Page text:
‘Worst case scenario:’ 5 percent K-State tuition increase, 4 percent budget cut to colleges

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The worst case scenario for Kansas State: a 5 percent increase in tuition and a 4 percent budget cut for the next school year.

April Mason, provost and senior vice president, reported these numbers to the Tuition and Fees Strategies Committee during Tuesday’s meeting.

“If the state would cut us, we’re talking about in the range of a 5 percent tuition increase,” Mason said. “That’s only if the state cuts us and they’re saying right now they’re not going to.”

If the state cuts K-State’s budget, students will notice more than the resulting tuition increase, Mason said. The Budget Advisory Committee has taken a “half-and-half” approach, where a 4 percent “internal reallocation” or callback of funds would be taken from the different units and colleges on campus in addition to the 5 percent tuition increase.

“That’s the worst,” Mason said. “Let me go better.”

If the state does not make a cut, but also does not increase funding to K-State, students would be looking at a 3.5 percent tuition increase and colleges might expect a 2 percent internal reallocation, Mason said.

“I don’t want the deans to read this in the Collegian,” Mason said. “This is going to kill us if this happens.”

Mason said Cindy Bontrager, vice president of administration and finance, will report the numbers to the Fiscal Affairs and Audit Committee of the Board of Regents today.

Mason asked a Collegian reporter to not include the numbers in this story. The Tuition and Fees Strategies Committee meetings are open to the public and recordings are posted on the Student Governing Association YouTube account. Committee members have requested the attendance of the Collegian at their meetings to increase transparency with K-State students.

“It is good to have the Collegian because … more students know about what we’re deciding on and talking about,” said Jessica Van Ranken, senior in political science, former student body president and a member of both the Tuition and Fees Strategies and Budget Advisory committees.

At next week’s meeting, the committee plans to vote on fiscal year 2018 tuition recommendations.

“I think we definitely want our recommendation to involve numbers and kind of some of those concrete things,” Van Ranken said. “It is really hard to make a tuition recommendation when we are leaving here before the Legislature is out of session and we don’t know what they’re going to do.”

State budget cuts to Kansas State are not a new concern for students and faculty after Gov. Sam Brownback cut $17 million in state higher education funding in 2016, which resulted in a $4.9 million loss to K-State.

Now, as the Legislature begins working on budget allocations for fiscal year 2018, administration and student leaders of the university have begun to look at possible tuition rates.

Regardless of what happens, Mason said the committee has three philosophies they presented to President Richard Myers: increase compensation of faculty and staff, minimize tuition increases and minimize the base-budget reallocations.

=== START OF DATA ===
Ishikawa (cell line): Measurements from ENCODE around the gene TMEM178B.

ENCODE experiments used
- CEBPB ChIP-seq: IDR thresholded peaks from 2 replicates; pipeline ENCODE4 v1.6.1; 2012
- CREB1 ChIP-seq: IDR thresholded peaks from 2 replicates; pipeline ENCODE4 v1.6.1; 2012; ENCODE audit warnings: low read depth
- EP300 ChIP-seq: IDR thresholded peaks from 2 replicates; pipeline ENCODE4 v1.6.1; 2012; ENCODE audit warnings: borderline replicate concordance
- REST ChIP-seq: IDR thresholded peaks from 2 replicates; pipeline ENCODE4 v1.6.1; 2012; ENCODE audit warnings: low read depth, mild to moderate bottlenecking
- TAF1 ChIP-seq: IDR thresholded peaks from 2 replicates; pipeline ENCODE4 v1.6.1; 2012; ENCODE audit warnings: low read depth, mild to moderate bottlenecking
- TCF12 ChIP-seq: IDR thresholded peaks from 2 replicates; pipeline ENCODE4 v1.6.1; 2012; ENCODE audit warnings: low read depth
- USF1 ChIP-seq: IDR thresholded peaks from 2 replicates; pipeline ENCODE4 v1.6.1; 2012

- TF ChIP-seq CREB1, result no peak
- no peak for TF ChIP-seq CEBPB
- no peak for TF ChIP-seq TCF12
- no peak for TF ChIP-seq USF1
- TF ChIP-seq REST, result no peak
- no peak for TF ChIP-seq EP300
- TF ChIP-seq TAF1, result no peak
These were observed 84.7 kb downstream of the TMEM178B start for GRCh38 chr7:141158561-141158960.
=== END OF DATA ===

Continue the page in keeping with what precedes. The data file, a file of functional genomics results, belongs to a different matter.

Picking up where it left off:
“Something we can do is recommend out a philosophy or something along the lines of a conditional recommendation, which we’ve done in past years and think about how do we think the burden should be placed on students in those different scenarios and do we think it should be placed on students,” Van Ranken said.

Mason said the Budget Advisory Committee has built a philosophy on three guiding principles.

“We want to give something to our employees, we want to keep tuition as low as possible, we want to make the cuts to all the units across campus … all of them, we want to keep those as low as possible,” Mason said. “We’re trying to give more. The numbers fall out, but they all fall under these philosophies. We’re going to give some type of increase to our faculty and staff.”

Pat Bosco, vice president of student life and dean of students, commended the students on the committee for filling every seat and attempting to do everything they can to help other students. He said students were not included in the process 16 years ago and all decisions were made by administrators in Anderson Hall.

“We are trying to do several things that are out of our control: the Legislature, the governor, the Board of Regents,” Bosco said. “A lot of moving parts. We’re going to do the best job you can to recommend, to do the best job you can.”

In other news

The committee recommended a $15 surcharge for the College of Business Administration by a vote of 8-1-0.

The committee also failed to recommend a $20 fee increase or surcharge to the College of Human Ecology by votes of 1-8-0 and 2-7-0, respectively.

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Kaitlyn Alanis
Hi, I'm Kaitlyn Alanis, former news editor for the Collegian and a May 2017 graduate in agricultural communications and journalism. I have never tried a hamburger and I hate the taste of coffee, but I love writing stories and sharing what I learn with our readers. By writing for the Collegian, I can now not only sing along when the K-State Band plays "The Band is Hot," but I also know that most agriculture students did not grow up on a farm, how to use an AED to save someone's life and why there is a bust of MLK Jr. outside of Ahearn Field House. Thanks for reading!